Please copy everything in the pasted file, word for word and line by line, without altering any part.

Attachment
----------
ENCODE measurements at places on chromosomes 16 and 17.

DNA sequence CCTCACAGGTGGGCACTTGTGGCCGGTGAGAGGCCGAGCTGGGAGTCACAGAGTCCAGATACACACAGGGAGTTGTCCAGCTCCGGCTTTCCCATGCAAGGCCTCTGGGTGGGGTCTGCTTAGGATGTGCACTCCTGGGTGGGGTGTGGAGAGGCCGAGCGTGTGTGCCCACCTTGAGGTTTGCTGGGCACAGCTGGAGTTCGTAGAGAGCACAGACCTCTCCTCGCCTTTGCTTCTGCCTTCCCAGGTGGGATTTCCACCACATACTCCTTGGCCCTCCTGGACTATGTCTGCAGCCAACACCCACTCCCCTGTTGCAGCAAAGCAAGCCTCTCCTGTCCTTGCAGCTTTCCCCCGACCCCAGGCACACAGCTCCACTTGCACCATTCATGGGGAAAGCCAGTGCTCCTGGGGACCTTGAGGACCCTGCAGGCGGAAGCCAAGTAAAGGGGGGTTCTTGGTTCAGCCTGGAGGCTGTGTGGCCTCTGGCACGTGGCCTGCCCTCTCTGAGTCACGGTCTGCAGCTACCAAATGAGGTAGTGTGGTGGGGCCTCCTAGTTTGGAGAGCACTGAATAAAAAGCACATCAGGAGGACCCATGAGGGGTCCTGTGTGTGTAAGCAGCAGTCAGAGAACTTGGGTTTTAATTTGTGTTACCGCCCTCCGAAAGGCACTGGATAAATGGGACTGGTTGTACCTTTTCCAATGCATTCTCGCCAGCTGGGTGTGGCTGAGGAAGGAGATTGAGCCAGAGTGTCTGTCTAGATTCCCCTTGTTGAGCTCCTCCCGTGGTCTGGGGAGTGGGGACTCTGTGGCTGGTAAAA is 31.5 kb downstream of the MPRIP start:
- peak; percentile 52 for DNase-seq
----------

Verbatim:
ENCODE measurements at places on chromosomes 16 and 17.

DNA sequence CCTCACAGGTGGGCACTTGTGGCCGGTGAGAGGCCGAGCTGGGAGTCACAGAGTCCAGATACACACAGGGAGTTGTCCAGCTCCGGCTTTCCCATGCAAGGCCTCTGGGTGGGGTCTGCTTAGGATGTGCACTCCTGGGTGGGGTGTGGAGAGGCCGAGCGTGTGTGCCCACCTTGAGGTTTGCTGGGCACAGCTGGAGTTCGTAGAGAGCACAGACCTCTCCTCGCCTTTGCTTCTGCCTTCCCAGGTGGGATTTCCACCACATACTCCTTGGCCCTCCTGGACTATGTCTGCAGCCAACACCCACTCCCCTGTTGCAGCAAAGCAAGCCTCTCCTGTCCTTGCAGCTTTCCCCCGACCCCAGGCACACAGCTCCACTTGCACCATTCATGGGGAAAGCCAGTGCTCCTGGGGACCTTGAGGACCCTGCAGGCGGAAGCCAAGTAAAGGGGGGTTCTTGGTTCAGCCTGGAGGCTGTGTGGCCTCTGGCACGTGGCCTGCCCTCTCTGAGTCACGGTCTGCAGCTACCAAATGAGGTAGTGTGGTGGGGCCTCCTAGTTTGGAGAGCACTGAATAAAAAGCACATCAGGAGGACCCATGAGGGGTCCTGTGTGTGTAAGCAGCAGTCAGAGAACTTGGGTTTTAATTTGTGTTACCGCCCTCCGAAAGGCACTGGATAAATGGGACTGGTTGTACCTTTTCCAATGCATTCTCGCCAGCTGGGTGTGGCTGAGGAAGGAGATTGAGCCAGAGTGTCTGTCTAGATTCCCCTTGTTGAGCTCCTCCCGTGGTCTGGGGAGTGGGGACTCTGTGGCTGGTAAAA is 31.5 kb downstream of the MPRIP start:
- peak; percentile 52 for DNase-seq